On women’s film festivals: histories, circuits, feminisms, futures

Kamleitner, Katharina (2020) On women’s film festivals: histories, circuits, feminisms, futures. PhD thesis, University of Glasgow.

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Abstract

When they began to flourish in the 1970s, women’s film festivals offered pivotal opportunities for the exhibition of films by women filmmakers beyond the mainstream. Since then, these festivals have grown into significant platforms for the dissemination of and research into women’s films and are actively shaping the global film festival landscape. Yet, despite this proliferation and the advance of the burgeoning field of Film Festival Studies, little research has been undertaken into the organisation and development of women’s film festivals. This thesis presents the first lengthy study that explores women’s film festivals in depth. The key concern of this research project is to fill a conceptual gap in scholarship by mapping the field of Women’s Film Festival Studies. It is situated at the intersection of Film Festival Studies, feminist theory and feminist film theory and draws on a multidisciplinary theoretical and methodological framework. The enquiry is based on Patricia White’s understanding of cinefeminism, which is concerned with the exhibition and distribution of women’s films as an activist practice. Departing from this theoretical starting point, this thesis examines women’s film festivals from four perspectives: their history, their position on the film festival circuit, their relationship with feminist theories and their archiving practices. At the heart of this analysis are case studies of four festivals: a study of the Dortmund | Cologne International Women’s Film Festival, a comparative study of the London Feminist Film Festival and Underwire Festival in London, and a reconstructive study of the Women’s Event at the 1972 Edinburgh International Film Festival. Drawing on findings about these festivals, this thesis proposes a conceptual framework for the study of women’s film festivals that is informed by their history, impact, activism and documentation. The thesis also focusses on an underexplored aspect of the feminist film movement: exhibition. It lifts women’s film festivals out of the generic framework of niche film festivals, and draws connections between Film Festival Studies, history and archive studies. Thus, the conceptual originality of the work is found in its contribution of new knowledge to the fields of feminist film theory and Film Festival Studies. The research design is based on feminist research methodologies and is rooted in Standpoint Theory and a feminist epistemological understanding of knowledge production. As such, another key contribution of the thesis is a methodological intervention, which is not only valuable within the academic context of the field, but can also be applied by festival organisers and practitioners. This thesis attempts to reconstruct a comprehensive history of women’s film festivals and embeds their development in the context of the general history of film festivals and the political progress of women’s movements. Moreover, it draws parallels and highlights differences between the cultural and political contexts of individual festivals, and provides a survey of contemporary women’s film festivals. With regard to women’s film festivals on the global festival circuits, the thesis suggests how different purposes of these festivals inform how they are positioned in relation to one another. In terms of feminisms at women’s film festivals, it analyses the way different feminist theories become manifest at these festivals and proposes that contrasting theoretical perspectives can be present simultaneously at the same festival. Finally, considering the state of archiving women’s film festivals, it argues that renewed encounters with historical festivals through the archive can produce new knowledge about these events, which can inform contemporary and future practitioners. The thesis takes the view that the future of women’s film festivals lies in their past. Every aspect negotiated in this thesis draws a connection between contemporary and historical women’s film festivals and considers how the past informs the present and the future. As such, the research serves as a practical application of what Kate Eichorn describes as the archival turn. It proposes an open dialogue between the historical progress of women’s movements, which gave birth to the idea of women’s film festivals, and contemporary feminist activism at festivals and festival research, by looking backwards and forwards at the same time.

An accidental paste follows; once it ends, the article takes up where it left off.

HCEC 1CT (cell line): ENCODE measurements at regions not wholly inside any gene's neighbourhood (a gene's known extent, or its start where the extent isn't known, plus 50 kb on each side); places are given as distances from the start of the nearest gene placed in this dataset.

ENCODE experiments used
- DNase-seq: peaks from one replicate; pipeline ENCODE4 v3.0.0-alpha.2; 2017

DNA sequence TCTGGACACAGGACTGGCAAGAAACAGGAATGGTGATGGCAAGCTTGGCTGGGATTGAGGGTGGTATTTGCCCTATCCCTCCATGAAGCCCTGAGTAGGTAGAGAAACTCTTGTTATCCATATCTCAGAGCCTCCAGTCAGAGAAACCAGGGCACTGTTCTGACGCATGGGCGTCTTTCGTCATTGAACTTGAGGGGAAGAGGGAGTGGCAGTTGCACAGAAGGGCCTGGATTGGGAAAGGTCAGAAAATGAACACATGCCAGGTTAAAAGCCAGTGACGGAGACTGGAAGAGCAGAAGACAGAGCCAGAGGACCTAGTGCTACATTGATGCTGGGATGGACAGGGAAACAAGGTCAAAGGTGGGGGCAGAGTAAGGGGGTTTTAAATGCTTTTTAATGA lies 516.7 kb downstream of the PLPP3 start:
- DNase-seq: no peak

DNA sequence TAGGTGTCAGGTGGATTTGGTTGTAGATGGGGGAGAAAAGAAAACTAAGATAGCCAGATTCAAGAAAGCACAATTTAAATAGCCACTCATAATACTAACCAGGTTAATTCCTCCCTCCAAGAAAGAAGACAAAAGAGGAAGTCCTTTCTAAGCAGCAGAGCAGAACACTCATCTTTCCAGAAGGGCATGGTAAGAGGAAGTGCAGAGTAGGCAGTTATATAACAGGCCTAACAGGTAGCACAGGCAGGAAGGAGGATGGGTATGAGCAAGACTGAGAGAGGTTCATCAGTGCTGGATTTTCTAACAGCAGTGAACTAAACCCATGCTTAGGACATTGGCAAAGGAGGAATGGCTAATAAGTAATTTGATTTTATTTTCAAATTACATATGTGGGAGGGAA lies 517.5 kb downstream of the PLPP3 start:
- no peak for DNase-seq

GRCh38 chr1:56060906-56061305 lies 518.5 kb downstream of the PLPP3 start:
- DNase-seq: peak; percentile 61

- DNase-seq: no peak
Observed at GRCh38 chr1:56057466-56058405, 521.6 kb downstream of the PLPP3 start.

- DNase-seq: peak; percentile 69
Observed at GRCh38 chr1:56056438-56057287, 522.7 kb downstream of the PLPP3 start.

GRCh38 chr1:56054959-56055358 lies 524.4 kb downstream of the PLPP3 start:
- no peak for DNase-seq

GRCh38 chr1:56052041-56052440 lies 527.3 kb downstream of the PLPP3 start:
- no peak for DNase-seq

Item Type: Thesis (PhD)
Qualification Level: Doctoral
Keywords: Film festivals, women's film festivals, feminist film theory, film festival history, women's film history.
Subjects: P Language and Literature > PN Literature (General) > PN1993 Motion Pictures
Colleges/Schools: College of Arts > School of Culture and Creative Arts > Theatre Film and TV Studies
Supervisor's Name: Archibald, Dr. David and Bisschoff, Dr. Lizelle
Date of Award: 2020
Depositing User: Dr Katharina Kamleitner
Unique ID: glathesis:2020-80237
Copyright: Copyright of this thesis is held by the author.
Date Deposited: 07 May 2020 10:20
Last Modified: 07 May 2020 10:33
URI: http://theses.gla.ac.uk/id/eprint/80237

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